Eventually my surgeon was barred from treating MS patients by his insurance company.
A slightly different angle than what I was alluding to last night in my post about the possibility (despite the accepted treatment of venous occlusions as a known pathology with it's own code) of insurance companies in the future "tightening the belt" so to speak, until as such time that CCSVI gets it's OWN code, or is accepted to be treated industry-wide under the codes already in existence for IJV's.
One person answered that they were given what amounts to an ultimatum by their insurer, drugs, or procedure, but not both.
Now if I gather what you are saying, it was the Dr's own insurance (i.e. malpractice insurance, which is a huge factor in any office) put the kibbosh on him doing any more procedures?
That's yet another angle I had not considered.
Insurance companies are corporations. They aren't there for your health, my health, or any other health besides the bottom line. Think we all get that.
Insurance companies always work off what is best for the bottom line, and I offer for any given quarter
To have an onslaught of 50-100k operations for (estimated) 2-500,000 patients (assuming a certain % want to get treated, can find treatment, have insurance, and identifiable and treatable conditions), would put a serious cramp on the bottom line, and I understand the logic is, "well DMD's cost x dollars over lifetime". Yes, they do.
Spread out over a lifetime. Palatable. Plus insurance rarely if ever pays the going rate. Bigger the company, better their negotiating power to drive costs down via volume. (This is how Costco strongarms it's suppliers to get the best price).
So let's just go 50k, testing to treatment to follow up, for say half the MS'ers in America only. 250,000 x 50,000= 12.5 BILLION dollars of outlay in a very short period of time. And that's just a thumbnail with round numbers.
Let's say every person in the US with MS, and the count of 500,000 I think to be very outdated and low, but lets just bump the example above up to 75% of the 500,000 = 375,000x50k a pop= 18 billion, 750 million dollars.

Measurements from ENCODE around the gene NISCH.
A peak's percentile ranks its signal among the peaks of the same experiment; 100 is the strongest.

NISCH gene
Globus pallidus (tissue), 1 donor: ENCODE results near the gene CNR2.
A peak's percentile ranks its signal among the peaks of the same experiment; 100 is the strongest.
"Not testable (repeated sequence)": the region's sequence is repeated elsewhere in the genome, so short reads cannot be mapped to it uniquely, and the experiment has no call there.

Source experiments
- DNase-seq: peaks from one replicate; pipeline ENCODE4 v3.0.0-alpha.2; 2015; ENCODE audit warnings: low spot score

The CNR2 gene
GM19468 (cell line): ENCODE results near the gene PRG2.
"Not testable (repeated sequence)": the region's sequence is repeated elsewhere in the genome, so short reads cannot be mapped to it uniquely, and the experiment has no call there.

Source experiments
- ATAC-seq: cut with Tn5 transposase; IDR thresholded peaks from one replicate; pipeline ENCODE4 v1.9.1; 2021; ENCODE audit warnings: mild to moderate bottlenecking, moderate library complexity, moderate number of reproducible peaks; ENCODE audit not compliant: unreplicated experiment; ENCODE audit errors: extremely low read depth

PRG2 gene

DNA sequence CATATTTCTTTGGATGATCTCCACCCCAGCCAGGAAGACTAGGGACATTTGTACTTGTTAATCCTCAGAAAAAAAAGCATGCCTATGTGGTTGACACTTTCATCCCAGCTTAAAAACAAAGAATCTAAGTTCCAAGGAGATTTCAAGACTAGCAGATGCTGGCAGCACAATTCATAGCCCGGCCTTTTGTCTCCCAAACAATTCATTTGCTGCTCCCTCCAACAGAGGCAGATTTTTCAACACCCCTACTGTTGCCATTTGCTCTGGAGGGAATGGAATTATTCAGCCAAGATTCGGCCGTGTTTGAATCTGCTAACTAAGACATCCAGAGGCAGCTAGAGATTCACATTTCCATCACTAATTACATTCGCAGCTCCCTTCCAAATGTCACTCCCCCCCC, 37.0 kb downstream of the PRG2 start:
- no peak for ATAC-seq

That is a substantial, humongous outlay of money in a short period of time, with the presumption that say only 20-40% of those treated will discontinue their meds.
Now this may appear to be mere moaning and groaning and negativity, but for the rest of us in the real world, life is lived by the numbers game. Insurance doesn't lower my rates on my auto because they like me, think I'm cool, or in need, or anything else. I played the numbers game well, didn't have any accidents, or tickets, for x years, and the actuarials are pretty heartless and cruel if one has the opposite.
So, now my question is, besides the insurance company angle, which many will say, including me, "well my insurance covered it, no problem", at what point in the future will they do the simple math I did above and balance out their inclusion/exclusion criteria to effect the best condition for their corporation, OR, attempt to spread out those big numbers over the longest period possible, so the CEO doesn't get canned when the quarterlies (which most corps live and die for) show a substantial drop?
And at what point will insurers for malpractice step in and say, "no vein treatments for any MS patients or you lose coverage?".
Things to keep in mind in the times ahead, just because all seems cut and dried with the 50%+ stenosis treatment paradigm under established codes, doesn't predict the future, it's just a good guess.